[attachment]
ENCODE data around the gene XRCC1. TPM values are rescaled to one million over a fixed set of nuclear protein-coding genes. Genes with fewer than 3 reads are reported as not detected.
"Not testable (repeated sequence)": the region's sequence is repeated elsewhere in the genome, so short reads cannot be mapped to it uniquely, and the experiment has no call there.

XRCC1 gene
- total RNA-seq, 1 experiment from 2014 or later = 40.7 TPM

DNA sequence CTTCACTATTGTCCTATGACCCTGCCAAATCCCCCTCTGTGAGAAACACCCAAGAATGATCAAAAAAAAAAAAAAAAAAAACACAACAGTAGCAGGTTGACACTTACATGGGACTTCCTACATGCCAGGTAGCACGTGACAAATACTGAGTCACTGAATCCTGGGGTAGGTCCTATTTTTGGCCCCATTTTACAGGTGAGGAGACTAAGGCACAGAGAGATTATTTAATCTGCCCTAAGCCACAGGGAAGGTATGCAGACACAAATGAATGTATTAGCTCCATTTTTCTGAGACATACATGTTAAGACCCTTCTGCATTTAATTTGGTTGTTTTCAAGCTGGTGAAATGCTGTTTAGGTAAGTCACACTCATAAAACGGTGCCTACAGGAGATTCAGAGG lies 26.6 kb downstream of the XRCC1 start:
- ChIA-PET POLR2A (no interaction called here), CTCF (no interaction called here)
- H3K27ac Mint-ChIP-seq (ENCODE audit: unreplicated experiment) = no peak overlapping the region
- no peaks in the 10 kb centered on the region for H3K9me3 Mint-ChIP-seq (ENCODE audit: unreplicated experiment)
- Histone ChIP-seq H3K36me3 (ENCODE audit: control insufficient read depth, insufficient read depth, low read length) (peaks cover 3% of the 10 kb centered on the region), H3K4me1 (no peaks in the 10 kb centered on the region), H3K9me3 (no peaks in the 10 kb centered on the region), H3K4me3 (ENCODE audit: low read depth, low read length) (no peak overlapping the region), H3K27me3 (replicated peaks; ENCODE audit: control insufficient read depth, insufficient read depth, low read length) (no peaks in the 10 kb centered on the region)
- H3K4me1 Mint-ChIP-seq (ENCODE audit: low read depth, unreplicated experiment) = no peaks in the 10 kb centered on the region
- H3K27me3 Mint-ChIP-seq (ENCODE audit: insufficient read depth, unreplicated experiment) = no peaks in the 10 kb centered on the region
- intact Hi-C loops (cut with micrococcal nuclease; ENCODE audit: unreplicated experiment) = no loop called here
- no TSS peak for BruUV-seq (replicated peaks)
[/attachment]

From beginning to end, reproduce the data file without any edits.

ENCODE data around the gene XRCC1. TPM values are rescaled to one million over a fixed set of nuclear protein-coding genes. Genes with fewer than 3 reads are reported as not detected.
"Not testable (repeated sequence)": the region's sequence is repeated elsewhere in the genome, so short reads cannot be mapped to it uniquely, and the experiment has no call there.

XRCC1 gene
- total RNA-seq, 1 experiment from 2014 or later = 40.7 TPM

DNA sequence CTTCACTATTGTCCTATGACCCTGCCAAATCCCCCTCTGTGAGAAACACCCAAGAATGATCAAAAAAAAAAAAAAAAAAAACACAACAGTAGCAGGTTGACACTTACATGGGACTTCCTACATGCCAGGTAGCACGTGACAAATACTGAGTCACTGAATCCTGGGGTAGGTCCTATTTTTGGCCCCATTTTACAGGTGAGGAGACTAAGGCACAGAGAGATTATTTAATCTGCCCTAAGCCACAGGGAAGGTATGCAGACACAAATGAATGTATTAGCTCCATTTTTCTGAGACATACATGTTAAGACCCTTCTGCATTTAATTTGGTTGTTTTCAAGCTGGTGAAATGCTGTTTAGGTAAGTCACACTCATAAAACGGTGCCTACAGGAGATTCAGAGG lies 26.6 kb downstream of the XRCC1 start:
- ChIA-PET POLR2A (no interaction called here), CTCF (no interaction called here)
- H3K27ac Mint-ChIP-seq (ENCODE audit: unreplicated experiment) = no peak overlapping the region
- no peaks in the 10 kb centered on the region for H3K9me3 Mint-ChIP-seq (ENCODE audit: unreplicated experiment)
- Histone ChIP-seq H3K36me3 (ENCODE audit: control insufficient read depth, insufficient read depth, low read length) (peaks cover 3% of the 10 kb centered on the region), H3K4me1 (no peaks in the 10 kb centered on the region), H3K9me3 (no peaks in the 10 kb centered on the region), H3K4me3 (ENCODE audit: low read depth, low read length) (no peak overlapping the region), H3K27me3 (replicated peaks; ENCODE audit: control insufficient read depth, insufficient read depth, low read length) (no peaks in the 10 kb centered on the region)
- H3K4me1 Mint-ChIP-seq (ENCODE audit: low read depth, unreplicated experiment) = no peaks in the 10 kb centered on the region
- H3K27me3 Mint-ChIP-seq (ENCODE audit: insufficient read depth, unreplicated experiment) = no peaks in the 10 kb centered on the region
- intact Hi-C loops (cut with micrococcal nuclease; ENCODE audit: unreplicated experiment) = no loop called here
- no TSS peak for BruUV-seq (replicated peaks)